My feasted hounds are slumbering round beside the

watercourse, And plenty of sweet prairie-grass for thee, my noble


Hist! hist! I heard some prowler snarling in the

wood; I seized my knife and trusty gun, and face to face we

stood ! The Grizzly Bear came rushing on,-and, as he

rush'd, he fell! Hie at him, dogs! my rifle has done its duty well!

Hie at him, dogs! one bullet cannot kill a foe so

grim ; The God of battles nerve a man to grapple now with

him,And straight between his hugging arms I plunge my

whetted knife, Ha-ha! it splits his iron heart, and drinks the ruddy


Frantic struggles-welling blood -- the strife is al

most o’er,The shaggy monster, feebly panting, wallows in his


Here, lap it hot, my gallant hounds,—the blood of

foes is sweet; Here, gild withal your dewlapp'd throats, and wash

your brawny feet!

So, shall we beard those tyrants in their dens another

day, Nor tamely wait, with slavish fear, their coming in

the way ;

And pleasant thoughts of peace and home shall fill

our dreams to-night, For lo, the God of battles has help'd us in the fight !


Who shall

what I


be ? Who can tell


fortune to me? For, bravest and brightest that ever was sung May be—and shall be—the lot of the young !

Hope, with her prizes and victories won,
Shines in the blaze of my morning sun,
Conquering Hope, with golden ray,
Blessing my landscape far away ;

All my meadows and hills are green,
And rippling waters glance between,-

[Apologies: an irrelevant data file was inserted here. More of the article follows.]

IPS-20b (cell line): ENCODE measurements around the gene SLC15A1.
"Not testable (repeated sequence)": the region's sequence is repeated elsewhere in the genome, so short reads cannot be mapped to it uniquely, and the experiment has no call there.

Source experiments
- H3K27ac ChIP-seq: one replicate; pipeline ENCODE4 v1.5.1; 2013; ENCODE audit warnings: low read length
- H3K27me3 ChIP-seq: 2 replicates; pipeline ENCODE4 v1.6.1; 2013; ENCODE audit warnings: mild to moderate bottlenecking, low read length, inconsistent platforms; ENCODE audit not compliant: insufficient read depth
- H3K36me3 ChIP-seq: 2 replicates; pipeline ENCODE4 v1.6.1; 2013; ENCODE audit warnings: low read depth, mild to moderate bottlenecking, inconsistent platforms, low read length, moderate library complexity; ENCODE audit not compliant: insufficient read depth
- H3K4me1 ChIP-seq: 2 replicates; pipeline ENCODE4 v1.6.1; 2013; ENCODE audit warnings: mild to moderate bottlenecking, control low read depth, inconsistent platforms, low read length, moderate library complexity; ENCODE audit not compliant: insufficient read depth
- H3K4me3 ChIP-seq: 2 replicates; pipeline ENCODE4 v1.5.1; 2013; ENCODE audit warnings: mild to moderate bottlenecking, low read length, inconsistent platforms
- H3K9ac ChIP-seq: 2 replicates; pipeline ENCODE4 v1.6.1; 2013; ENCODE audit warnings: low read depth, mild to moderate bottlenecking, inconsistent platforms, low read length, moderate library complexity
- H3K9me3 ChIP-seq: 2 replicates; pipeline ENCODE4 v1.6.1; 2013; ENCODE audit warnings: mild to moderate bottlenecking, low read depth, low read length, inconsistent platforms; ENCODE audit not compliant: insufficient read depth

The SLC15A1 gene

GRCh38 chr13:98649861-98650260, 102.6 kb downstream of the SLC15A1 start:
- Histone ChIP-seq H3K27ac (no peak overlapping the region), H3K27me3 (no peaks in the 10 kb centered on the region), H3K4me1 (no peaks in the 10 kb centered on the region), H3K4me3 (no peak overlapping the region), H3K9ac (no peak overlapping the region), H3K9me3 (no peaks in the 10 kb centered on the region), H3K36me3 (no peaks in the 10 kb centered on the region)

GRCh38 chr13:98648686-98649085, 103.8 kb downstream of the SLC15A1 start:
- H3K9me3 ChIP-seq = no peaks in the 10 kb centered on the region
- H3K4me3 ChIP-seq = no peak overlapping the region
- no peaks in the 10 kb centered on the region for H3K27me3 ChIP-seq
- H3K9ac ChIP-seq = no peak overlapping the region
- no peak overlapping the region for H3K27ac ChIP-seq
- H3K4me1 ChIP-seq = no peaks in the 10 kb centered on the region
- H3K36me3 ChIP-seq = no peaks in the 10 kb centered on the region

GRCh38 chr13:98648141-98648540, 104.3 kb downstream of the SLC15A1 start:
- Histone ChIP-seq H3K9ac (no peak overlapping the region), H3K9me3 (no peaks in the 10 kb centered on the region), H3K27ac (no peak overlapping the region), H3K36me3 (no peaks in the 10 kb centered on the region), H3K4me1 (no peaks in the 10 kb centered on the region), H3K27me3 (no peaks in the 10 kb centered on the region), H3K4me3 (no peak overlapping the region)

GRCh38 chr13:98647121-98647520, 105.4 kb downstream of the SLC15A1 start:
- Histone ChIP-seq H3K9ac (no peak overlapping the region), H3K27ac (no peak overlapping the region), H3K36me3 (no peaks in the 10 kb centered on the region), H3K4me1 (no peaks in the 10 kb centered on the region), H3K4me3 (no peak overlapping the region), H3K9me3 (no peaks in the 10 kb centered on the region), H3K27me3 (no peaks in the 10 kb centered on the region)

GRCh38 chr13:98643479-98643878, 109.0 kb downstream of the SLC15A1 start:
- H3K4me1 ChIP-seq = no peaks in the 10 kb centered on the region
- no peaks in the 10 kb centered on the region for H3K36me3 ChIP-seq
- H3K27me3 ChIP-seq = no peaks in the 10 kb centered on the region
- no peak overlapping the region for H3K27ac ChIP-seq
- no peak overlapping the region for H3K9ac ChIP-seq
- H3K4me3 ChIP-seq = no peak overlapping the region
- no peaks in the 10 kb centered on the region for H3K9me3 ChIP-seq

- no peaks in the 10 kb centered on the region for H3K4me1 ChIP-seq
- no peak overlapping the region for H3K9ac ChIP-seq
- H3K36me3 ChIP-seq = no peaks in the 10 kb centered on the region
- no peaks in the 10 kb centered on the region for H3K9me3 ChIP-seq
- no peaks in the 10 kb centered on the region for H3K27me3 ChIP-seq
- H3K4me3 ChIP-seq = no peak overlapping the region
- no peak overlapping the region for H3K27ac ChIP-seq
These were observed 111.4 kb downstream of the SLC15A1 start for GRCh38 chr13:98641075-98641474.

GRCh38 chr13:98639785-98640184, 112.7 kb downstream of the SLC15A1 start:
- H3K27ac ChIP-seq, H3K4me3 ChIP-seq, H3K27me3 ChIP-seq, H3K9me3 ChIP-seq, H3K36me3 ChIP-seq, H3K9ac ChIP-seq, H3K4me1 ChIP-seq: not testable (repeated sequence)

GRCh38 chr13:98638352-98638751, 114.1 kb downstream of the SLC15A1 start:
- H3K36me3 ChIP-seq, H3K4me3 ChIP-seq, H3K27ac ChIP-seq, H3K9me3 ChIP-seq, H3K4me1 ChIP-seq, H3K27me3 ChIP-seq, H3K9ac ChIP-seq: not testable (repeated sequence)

All my skies are rosy bright,
Laughing in triumph at yester-night :

My heart, my heart within me swells,
Panting, and stirring its hundred wells ;-
For youth is a noble seed, that springs
Into the flower of heroes and kings!

Rich in the present, though poor in the past,
I yearn for the future, vague and vast ;
And lo! what treasure of glorious things
Giant Futurity sheds from his wings;

Pleasures are there, like dropping balms,
And glory and honour with chaplets and palms,
And mind well at ease, and gladness, and health,
A river of peace, and a mine of wealth!

Away with your counsels, and hinder me not,-
On, on let me press to my brilliant lot ;
Young and strong, and sanguine and free,
How knowest thou what I


be ?


Ah, poor youth! in pitiful truth,
Thy pride must feel a fall, poor youth :
What thou shalt be well have I seen,-
Thou shalt be only what others have been.

Haply, within a few swift years,
A mind bowed down with troubles and fears,
The commonest drudge of men and things,
Instead of your—conquering heroes and kings;

Haply, to follies an early wreck,-
For the cloud of presumption is now like a speck,
And with a whelming, sudden sweep
The storm of temptation roars over the deep ;

Lower the sails of pride, rash youth,-
Stand to the lowly tiller of truth ;
Quick ! or your limber bark shall be
The sport of the winds on a stormy sea.

Care and peril in lieu of joy,
Guilt and dread may be thine, proud boy :
Lo, thy mantling chalice of life
Is foaming with sorrow, and sickness, and strife ;

Cheated by pleasure, and sated with pain,-
Watching for honour, and watching in vain
Aching in heart, and ailing in head,
Wearily earning daily bread.

- It is well. I discern a tear on thy cheek : It is well,—thou art humbled, and silent, and meek : Now,-courage again ! and, with peril to cope, Gird thee with vigour, and helm thee with hope !

For life, good youth, hath never an ill
Which hope cannot scatter, and faith cannot kill ;
And stubborn realities never shall bind
The free-spreading wings of a cheerful mind.

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